Shade Selection and Management

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CLARK SAID, "Color, like form, has three dimensions, but they are not in general use. Many of us have not been taught neither names, nor the scales of their measurement. In other words, we as dentists are not educationally equipped to approach a color problem."

This statement is, unfortunately, still true. Dentists have had little or no training in vision physiology or color science. A 1967 survey revealed that 23 out of 112 dental schools had some sort of color education in their curriculum. A survey conducted the following year, reported that 3 of 115 dental schools taught a formal course in color. Thirty years later, comprehensive color training continues to be a missing part in the dental school curriculum. If any training at all is given in dental school, it is cursory or simplistic and usually consists of presenting an incomplete explanation of three abstract concepts of the Monsell Notation:4 hue, value and chroma.

Albert Einstein is reported to have said, "If you cannot explain it simply, then you do not understand it well enough." This appears to be the problem in educating dental students regarding color matching. In a time of growing interest in cosmetic dentistry, there is a need for adequate training and communication for better and more lifelike results.

The increase in newer types of ceramic restorations and the improving quality of esthetics means the dentist of the 21st century must be trained to detect differences in color and shades in individual teeth, select a shade that reflects the color and exact shade, transmit this information to a dental technician, and then be able to make any necessary adjustments to the restoration. However, there are a number of factors that stand in the way of properly selecting a color match. Subjective faults range from differences in color perception to ocular fatigue and lack of education regarding the basic principles of color. Metamerism may occur if proper lighting is not used during shade selection in the dental office and laboratory Finally, existing shade guides are limited and require a more extensive range of shades.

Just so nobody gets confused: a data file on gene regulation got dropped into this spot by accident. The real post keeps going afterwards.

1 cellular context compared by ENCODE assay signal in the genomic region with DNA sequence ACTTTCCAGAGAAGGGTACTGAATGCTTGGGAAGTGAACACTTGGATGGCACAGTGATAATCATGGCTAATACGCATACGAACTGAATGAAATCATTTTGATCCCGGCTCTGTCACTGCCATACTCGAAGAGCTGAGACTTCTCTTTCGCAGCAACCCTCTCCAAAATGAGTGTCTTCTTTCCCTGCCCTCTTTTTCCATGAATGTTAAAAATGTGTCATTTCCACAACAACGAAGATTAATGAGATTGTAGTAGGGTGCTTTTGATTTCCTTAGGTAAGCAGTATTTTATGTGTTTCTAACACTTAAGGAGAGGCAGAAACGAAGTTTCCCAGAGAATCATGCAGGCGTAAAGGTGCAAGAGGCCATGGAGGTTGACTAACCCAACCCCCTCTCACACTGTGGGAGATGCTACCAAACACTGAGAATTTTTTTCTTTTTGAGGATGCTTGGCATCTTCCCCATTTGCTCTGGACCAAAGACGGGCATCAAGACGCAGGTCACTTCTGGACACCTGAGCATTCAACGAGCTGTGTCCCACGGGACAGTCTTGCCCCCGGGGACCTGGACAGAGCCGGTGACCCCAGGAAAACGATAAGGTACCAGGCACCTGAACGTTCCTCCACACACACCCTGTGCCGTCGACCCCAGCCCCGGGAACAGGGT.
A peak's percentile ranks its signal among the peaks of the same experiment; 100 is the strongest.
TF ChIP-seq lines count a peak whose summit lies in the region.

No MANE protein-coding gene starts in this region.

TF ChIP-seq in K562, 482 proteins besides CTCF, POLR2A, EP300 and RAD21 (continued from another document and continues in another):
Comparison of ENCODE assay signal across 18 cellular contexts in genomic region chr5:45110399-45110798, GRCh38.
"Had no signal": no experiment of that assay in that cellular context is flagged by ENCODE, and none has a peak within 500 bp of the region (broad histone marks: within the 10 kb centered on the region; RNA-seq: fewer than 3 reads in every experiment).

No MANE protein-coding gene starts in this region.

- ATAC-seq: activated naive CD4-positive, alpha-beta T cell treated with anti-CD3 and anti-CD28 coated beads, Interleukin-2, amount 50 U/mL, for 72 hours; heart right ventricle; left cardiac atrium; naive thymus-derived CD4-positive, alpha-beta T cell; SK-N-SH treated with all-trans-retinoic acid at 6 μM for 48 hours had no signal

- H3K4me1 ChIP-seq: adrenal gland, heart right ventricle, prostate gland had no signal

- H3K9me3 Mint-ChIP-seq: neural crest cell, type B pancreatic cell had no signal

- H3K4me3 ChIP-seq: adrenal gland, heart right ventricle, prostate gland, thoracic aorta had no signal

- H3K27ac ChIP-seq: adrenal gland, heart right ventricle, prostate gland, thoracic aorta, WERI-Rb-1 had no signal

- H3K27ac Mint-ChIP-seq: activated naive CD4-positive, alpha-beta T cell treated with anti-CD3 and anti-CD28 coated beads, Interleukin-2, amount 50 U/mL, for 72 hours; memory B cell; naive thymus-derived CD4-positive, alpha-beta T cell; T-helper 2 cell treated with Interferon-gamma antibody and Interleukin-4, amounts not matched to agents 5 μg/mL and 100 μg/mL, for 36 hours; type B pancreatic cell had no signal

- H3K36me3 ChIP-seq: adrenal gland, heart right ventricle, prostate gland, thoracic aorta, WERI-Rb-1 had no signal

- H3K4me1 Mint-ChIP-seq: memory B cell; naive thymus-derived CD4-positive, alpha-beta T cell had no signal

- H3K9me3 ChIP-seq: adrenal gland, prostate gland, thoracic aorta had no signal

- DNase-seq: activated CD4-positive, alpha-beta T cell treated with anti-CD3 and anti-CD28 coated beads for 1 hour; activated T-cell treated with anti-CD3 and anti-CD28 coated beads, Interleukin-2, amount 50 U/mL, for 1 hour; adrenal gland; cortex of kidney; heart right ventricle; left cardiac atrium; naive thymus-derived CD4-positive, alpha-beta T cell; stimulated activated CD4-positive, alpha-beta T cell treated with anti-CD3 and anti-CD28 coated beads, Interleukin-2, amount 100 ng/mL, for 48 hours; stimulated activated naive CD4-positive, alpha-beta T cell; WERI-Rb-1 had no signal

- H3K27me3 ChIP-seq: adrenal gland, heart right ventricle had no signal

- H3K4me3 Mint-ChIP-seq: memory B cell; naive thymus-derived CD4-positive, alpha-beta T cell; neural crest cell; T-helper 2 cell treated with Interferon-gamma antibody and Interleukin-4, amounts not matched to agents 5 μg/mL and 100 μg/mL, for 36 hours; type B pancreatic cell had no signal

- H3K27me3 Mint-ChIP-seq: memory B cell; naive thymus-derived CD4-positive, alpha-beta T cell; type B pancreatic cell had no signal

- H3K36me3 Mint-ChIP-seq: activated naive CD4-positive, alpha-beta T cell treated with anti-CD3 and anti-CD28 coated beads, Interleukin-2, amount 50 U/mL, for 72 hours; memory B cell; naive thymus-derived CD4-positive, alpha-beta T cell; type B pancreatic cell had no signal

Therefore, it is no surprise that color matching for crowns and dentures can be a frustrating and discouraging experience for the dentist, technician and patient. The breakdown in communication over matters ranging from shade guide to laboratory prescriptions must be addressed. This study will review the problems of color matching and will attempt to guide the reader toward enhancing his or her techniques regarding shade selection and communication with the ceramist.

Tooth vs. Porcelain

Prior to shade matching, the dentist must have an understanding that the human tooth and dental porcelain transmit light waves differently It is their physical composition that determines the differences in light-wave transmission, absorption, reflection, refraction, scattering and surface gloss. The manner in which light strikes an object determines the total appearance of the material. Transparent materials allow for the passage of light with little change. Translucent materials scatter, transmit and absorb light. Opaque materials reflect and absorb; however they do not transmit. Surface characteristics, such as gloss, curvature and texture, will affect the degree of light diffusion when striking the particular object.